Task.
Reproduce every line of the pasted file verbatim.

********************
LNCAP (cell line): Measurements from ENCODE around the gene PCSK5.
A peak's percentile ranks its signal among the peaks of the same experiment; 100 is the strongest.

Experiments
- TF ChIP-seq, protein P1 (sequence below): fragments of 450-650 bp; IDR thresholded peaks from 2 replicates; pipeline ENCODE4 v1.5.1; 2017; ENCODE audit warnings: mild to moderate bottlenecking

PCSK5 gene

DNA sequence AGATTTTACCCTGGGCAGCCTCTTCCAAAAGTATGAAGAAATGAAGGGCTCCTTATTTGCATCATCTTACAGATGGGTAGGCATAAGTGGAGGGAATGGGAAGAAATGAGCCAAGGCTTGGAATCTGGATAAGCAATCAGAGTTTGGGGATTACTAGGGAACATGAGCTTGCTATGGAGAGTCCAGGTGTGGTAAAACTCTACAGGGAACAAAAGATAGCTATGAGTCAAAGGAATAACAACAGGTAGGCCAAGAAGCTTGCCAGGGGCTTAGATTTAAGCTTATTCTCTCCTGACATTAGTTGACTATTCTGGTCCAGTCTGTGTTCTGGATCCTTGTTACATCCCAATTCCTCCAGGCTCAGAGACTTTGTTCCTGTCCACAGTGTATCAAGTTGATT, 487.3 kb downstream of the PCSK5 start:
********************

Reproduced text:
LNCAP (cell line): Measurements from ENCODE around the gene PCSK5.
A peak's percentile ranks its signal among the peaks of the same experiment; 100 is the strongest.

Experiments
- TF ChIP-seq, protein P1 (sequence below): fragments of 450-650 bp; IDR thresholded peaks from 2 replicates; pipeline ENCODE4 v1.5.1; 2017; ENCODE audit warnings: mild to moderate bottlenecking

PCSK5 gene

DNA sequence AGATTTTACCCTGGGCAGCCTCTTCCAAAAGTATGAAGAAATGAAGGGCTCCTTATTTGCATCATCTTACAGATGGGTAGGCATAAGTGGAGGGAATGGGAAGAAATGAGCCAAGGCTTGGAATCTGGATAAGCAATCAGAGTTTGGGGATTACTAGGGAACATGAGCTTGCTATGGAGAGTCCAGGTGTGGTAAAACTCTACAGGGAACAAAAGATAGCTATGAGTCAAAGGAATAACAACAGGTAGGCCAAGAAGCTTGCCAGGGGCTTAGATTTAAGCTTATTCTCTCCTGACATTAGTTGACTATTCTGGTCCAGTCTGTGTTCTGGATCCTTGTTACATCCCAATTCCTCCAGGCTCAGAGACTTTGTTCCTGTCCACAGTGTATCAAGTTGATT, 487.3 kb downstream of the PCSK5 start: